Food is best when it’s shared and along a communal table is where The Long Table comes into its own. We have been hosting between 45 and 85 people at each of our pop-up meals and soon we plan to have a 40’ Shipping container to host The Long Table, in a warmer, more weatherproof way. Most of the meals are pay-as-you-feel, because we want to make food available to everyone. We are working with Rev Peter Francis, and soon we hope to continue his work in a neighbouring parish by offering a monthly meal to socially isolated older folk. This helps to reduce loneliness and we’re enthusiastic to do this within our community. Whatever food isn’t served up, will be packaged as ready meals to distribute frozen and chilled to those that will benefit most. We have been doing evening meals up to this point and plan to start doing lunches very soon and in time to be open always.
There is opportunity to share wisdom and skills with all aspects of food and drink, from the field with trips as mentioned already, through to tasting sessions. The expectation of personal growth is implicit in all we do as a teal organisation. I started an award winning cookery school 17 years ago and I’ve come to understand that teaching people that stand to benefit the most from learning simple baking and cooking skills is what really lights a fire in my belly. I see The Long Table as a brilliant way to continue this work. Also in this next chapter we will invite friends in the farming, the food and drink world to come and share their insight with us at ticketed events. This will also help to fund the endeavour. We see podcasts as a great way to share what we learn and the inspiring people we meet as we adventure along.
The Long Table is being pulled together in such a way that should it be desirable, any community, the world over, can have the benefits for themselves. The Long Table will go where it’s invited. We hope before long, to be in Tewksbury, Hackney and Nairobi. As well as here in Stroud. We envisage two levels of offer.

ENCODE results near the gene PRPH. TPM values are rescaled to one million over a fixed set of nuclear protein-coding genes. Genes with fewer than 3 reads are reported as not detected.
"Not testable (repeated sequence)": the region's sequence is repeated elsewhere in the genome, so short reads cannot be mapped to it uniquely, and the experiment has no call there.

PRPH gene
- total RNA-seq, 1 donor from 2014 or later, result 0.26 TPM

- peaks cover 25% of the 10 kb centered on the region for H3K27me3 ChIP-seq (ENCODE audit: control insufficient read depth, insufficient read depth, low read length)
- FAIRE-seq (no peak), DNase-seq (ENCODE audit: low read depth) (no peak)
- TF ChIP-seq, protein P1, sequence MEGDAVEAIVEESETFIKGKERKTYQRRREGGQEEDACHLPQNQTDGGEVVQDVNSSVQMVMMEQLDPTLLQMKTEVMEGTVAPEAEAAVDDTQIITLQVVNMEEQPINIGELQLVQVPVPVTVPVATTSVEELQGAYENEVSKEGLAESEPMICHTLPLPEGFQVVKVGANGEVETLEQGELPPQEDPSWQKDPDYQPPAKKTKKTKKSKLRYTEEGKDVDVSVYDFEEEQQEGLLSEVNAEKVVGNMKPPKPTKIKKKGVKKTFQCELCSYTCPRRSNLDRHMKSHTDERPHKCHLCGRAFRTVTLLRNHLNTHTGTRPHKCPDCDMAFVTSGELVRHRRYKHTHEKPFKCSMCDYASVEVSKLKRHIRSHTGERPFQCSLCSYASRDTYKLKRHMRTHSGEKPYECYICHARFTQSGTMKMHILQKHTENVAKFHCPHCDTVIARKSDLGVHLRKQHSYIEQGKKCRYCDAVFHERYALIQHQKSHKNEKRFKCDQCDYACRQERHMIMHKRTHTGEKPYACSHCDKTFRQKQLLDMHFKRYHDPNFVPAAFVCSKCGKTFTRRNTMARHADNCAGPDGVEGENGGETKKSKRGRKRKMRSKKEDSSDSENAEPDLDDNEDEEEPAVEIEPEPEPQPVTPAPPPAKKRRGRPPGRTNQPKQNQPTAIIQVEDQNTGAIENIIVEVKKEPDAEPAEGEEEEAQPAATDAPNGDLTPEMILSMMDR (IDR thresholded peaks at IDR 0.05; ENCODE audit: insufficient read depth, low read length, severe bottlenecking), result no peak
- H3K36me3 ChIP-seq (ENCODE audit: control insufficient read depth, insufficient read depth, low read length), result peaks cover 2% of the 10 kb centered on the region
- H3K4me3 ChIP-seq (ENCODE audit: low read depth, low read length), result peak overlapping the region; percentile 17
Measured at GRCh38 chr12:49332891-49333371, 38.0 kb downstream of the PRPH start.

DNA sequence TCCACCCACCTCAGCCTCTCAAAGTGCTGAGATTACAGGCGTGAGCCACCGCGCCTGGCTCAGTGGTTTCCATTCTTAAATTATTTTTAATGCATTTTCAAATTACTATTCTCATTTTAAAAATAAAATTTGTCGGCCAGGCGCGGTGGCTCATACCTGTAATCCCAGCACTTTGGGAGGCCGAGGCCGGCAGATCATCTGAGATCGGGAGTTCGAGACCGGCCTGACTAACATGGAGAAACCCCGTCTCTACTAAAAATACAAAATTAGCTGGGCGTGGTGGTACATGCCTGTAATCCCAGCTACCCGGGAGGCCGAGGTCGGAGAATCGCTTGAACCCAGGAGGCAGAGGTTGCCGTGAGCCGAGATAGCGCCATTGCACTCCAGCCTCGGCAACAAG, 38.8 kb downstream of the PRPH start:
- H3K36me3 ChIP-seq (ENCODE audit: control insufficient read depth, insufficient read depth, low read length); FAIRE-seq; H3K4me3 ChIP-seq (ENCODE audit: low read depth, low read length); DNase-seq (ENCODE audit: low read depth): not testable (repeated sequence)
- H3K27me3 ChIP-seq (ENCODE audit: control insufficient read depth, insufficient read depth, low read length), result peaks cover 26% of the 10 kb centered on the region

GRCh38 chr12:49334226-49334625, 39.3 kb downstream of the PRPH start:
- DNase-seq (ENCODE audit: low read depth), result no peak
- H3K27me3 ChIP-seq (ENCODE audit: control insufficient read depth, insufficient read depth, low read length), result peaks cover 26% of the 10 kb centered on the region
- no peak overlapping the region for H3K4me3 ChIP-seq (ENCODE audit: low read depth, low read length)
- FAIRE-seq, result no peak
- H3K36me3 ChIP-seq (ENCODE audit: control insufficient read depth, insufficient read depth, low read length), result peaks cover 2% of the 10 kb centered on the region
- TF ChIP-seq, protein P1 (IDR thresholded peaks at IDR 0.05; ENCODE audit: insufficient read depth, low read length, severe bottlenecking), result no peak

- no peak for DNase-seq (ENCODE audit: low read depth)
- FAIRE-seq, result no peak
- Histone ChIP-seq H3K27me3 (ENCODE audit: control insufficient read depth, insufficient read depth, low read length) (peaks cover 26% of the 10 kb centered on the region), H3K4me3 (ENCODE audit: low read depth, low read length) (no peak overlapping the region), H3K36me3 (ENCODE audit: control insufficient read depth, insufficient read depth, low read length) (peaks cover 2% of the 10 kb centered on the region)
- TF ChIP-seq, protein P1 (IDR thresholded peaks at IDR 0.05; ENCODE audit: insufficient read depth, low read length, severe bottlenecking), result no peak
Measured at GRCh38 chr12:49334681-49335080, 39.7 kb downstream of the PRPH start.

ONE — Community meal template
This will be a template for hosting your own meal, for your community. We’d love it if, together with you, we could rise up the Zumba-of-chowing-down, the Park-run-of-feasting. This template will help the hosts to find and celebrate their local farmers and their produce, assist with recipe creation, suggest learning points for skill sharing, offer a framework for promoting the meal and running it. The benefit of these meals will be,
opportunity for NEET’s to learn skills and have the experience of being part of a team putting on an event. Skills are shared.
Celebration of locally grown and produced food. Food waste is lowered.
People coming to the meal are encouraged to bring someone who wouldn’t normally eat out. Starving loneliness.
TWO — Community bakery/cafe
Building on the community meal template above, if The Long Table is wanted as a community asset, making a lasting positive impact on the three highlighted benefits above whilst also providing employment and ownership for a team of up to 12 and of course a brilliant, delicious, and hopeful place to eat and meet for the local community in an ongoing way. Then The Long Table HQ will grow to help the community to fundraise, to kit out and secure spaces. We’ll then work alongside the emerging team to ensure they are successful in an ongoing way. Thereby feeding change, one bite at a time.